Getting Started With Microsoft Power BI
Published 12 Jul 2019

Welcome to the sixth in our Office 365 blog series.  In previous blogs we have spoken about why your business needs Office 365, the different mix and match subscription options that are available to you and the benefits of Hosted Exchange, Microsoft Forms and Microsoft Flow.

In this blog we discuss Microsoft Power BI.

What is Microsoft Power BI?

Microsoft Power BI is a business intelligence and analytics solution that lets you visualize your data and share insights across your organization, or embed them in your app or website.

You can connect to hundreds of data sources and bring your data to life with live dashboards and reports.

I have previously likened it to “Excel on steroids” when talking about it since it is capable of providing useful business intelligence from many data sources.  A word of warning though – there is a learning curve!

Microsoft has produced a short video “introducing Power BI” which can be viewed here.

Getting Started with Microsoft Power BI

We need to start by downloading Power BI Desktop which is a free of charge download from Microsoft, you can get it here.  

When you have installed the application and opened it you will see the screen below:-

To start to work Power BI needs a data source to analyse. 

This can be as simple as an Excel Spreadsheet or as complex as an SQL database.

For this blog I have produced a simple sales report based on a fictional stationery supply company as an excel spreadsheet.

The raw data is shown below:-

Within the data we have 10 different companies, three regions, three sales managers and seven different products.  

With such a small data source such as this, simple analysis within Excel itself is not difficult.

But when we open this data in Power BI we can start to see how that analysis can be achieved so much easier.

After choosing the GET DATA option from the Power BI welcome screen we can see all data sources we can connect to.  

For this blog we select EXCEL and select CONNECT:-

When the Spreadsheet is opened in Power BI we need to select the Worksheet we want to work with.

When this is done a preview of the data is presented.  Assuming we are happy we then click LOAD:-

Once the data is loaded into Power BI we can get to work.  The Power Bi desktop has five key areas:-

Let’s start by dragging in the Order Value and Order Date fields from the field area over to the Report Page area:-

We immediately get a graphical representation of our sales total. If we start to use the drill down tools (highlighted in yellow in the image above) we can get breakdowns by Quarter, Month and Day:-

If we then drag the REGION on to the same ‘graph’ area we can see ‘the sales by region’ in addition to the by ‘reporting period’ we initially started with. This is shown in the image below:-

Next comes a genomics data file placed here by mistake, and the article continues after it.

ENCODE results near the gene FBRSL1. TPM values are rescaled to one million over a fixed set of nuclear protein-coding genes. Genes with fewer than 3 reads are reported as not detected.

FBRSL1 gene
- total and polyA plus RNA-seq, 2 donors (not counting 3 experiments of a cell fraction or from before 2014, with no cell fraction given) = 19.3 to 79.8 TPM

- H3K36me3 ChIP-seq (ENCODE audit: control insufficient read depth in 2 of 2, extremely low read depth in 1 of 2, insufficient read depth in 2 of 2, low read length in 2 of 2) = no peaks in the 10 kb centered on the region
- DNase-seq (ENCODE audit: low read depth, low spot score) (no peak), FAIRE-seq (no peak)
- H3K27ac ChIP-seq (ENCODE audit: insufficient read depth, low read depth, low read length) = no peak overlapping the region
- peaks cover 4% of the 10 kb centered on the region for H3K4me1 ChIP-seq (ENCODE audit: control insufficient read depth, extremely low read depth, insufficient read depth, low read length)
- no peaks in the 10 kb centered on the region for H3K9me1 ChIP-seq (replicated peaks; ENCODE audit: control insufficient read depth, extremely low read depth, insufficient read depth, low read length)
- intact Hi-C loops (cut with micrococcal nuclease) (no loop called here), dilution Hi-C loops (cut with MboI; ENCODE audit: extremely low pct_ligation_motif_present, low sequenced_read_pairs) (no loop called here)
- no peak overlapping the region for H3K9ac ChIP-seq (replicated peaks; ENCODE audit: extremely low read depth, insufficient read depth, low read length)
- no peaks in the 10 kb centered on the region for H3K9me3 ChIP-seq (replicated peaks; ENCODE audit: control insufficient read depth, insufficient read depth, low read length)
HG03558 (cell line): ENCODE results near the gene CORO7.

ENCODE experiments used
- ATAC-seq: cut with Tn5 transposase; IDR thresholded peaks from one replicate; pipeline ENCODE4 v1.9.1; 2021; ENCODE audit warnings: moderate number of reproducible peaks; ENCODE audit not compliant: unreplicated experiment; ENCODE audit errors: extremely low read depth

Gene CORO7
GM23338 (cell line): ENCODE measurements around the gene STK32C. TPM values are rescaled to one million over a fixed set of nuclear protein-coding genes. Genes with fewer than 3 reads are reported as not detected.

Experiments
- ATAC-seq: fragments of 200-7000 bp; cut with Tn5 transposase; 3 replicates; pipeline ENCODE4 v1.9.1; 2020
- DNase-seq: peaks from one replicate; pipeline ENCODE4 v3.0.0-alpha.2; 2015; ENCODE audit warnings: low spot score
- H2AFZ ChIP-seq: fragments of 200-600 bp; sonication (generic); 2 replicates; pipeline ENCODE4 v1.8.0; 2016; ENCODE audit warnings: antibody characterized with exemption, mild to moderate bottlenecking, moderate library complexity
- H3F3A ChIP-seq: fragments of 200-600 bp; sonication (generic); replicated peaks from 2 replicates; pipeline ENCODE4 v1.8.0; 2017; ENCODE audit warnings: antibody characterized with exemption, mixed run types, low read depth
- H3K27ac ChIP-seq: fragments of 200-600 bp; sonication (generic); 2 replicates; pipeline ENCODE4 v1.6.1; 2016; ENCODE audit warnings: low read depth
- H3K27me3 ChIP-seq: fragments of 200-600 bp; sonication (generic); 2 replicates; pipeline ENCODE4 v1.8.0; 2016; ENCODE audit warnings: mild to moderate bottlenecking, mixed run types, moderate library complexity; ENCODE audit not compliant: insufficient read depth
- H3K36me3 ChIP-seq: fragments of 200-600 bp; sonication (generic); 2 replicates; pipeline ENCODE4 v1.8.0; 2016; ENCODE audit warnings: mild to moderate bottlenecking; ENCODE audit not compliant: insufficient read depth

So far pretty basic, unexciting stuff.

Let’s leave this simple report there but create a new one on the same page. This time we’ll drag in the POSTCODE and ORDER VALUE fields into a new area on the reports page section:-

Power BI has identified postcodes as a geographical or location type feature and has presented this on a map with a visual representation of the total order value within each postcode. 

Let’s add another table showing ORDER VALUE and ITEM ORDERED and then a separate table showing SALES MANAGER, ITEM ORDERED and ORDER VALUE.  

I have duplicated this table and omitted the ITEM ORDERED field to show both totals and details for each sales manager:-

Once we have this data visualised as we wish, we can start to query the data by simply clicking on anything we are interested in.
Where are we selling our filing cabinets? To find out click on filing cabinets:-

What was the large spike in April – click it to see the details:-

When you select an item of interest the visualisations change to allow you to focus on what you are interested in.  

Clicking the same item again resets the visualisation.

We haven’t really started with Visualisations yet but these (graphs and charts) can be changed from one type to another – Pie Charts, Line Charts, Bar Charts, Simple Tables, Funnels etc – the easiest way to learn is to have a play with simple data sources.

To help with this we have made the Excel and Power BI files used in the demonstration available for download.  You can download the zip file attachment from the bottom of this blog post.

How Can Pro-Networks Help You With Microsoft Power BI

Power BI is being developed by Microsoft at an astonishing rate with a new features being updated monthly.  We use Power BI internally and have helped a number of customers integrate Power BI within their organisations.  

If you need help with this exciting product then speak to us today to find out how we can help you.

Package icon PowerBI Training.zip56.17 KB

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